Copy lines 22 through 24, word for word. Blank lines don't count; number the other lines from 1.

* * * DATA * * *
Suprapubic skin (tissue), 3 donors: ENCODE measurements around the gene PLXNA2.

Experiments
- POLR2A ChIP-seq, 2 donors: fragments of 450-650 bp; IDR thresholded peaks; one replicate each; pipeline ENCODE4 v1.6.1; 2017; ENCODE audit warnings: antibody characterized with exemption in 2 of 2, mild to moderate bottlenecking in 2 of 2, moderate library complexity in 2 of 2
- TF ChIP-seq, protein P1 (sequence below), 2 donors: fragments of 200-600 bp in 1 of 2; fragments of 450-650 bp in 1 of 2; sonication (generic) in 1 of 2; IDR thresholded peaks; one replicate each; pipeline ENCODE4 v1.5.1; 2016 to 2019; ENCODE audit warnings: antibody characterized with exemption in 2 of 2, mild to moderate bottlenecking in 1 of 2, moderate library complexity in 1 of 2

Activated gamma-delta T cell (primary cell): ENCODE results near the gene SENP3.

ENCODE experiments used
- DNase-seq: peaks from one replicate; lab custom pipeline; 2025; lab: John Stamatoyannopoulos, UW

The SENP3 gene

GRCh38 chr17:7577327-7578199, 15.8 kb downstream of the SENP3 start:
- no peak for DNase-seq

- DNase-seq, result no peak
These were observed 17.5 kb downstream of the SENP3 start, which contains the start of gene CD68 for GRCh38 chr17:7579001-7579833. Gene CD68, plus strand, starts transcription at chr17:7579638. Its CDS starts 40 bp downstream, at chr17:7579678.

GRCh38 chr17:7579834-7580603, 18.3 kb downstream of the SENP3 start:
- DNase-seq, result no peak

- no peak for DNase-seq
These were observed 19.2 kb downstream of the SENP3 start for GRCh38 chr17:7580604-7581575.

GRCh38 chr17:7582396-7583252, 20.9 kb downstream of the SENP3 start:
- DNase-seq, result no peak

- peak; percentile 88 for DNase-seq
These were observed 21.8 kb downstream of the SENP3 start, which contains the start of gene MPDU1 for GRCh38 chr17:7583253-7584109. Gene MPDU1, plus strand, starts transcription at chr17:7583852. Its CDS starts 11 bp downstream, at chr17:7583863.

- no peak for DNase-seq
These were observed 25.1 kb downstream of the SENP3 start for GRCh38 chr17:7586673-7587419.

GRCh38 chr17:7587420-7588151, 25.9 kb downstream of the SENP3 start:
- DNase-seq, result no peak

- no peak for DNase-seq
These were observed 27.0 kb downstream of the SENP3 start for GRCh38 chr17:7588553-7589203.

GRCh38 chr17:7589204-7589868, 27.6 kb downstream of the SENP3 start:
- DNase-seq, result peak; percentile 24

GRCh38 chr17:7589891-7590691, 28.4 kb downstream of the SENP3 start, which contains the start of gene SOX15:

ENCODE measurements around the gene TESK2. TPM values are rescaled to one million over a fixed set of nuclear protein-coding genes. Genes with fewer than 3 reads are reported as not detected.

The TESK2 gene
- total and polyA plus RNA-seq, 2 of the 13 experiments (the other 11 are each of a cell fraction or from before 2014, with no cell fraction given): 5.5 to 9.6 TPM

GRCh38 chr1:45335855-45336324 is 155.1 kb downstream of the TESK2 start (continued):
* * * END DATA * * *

These were observed 25.1 kb downstream of the SENP3 start for GRCh38 chr17:7586673-7587419.

GRCh38 chr17:7587420-7588151, 25.9 kb downstream of the SENP3 start:
- DNase-seq, result no peak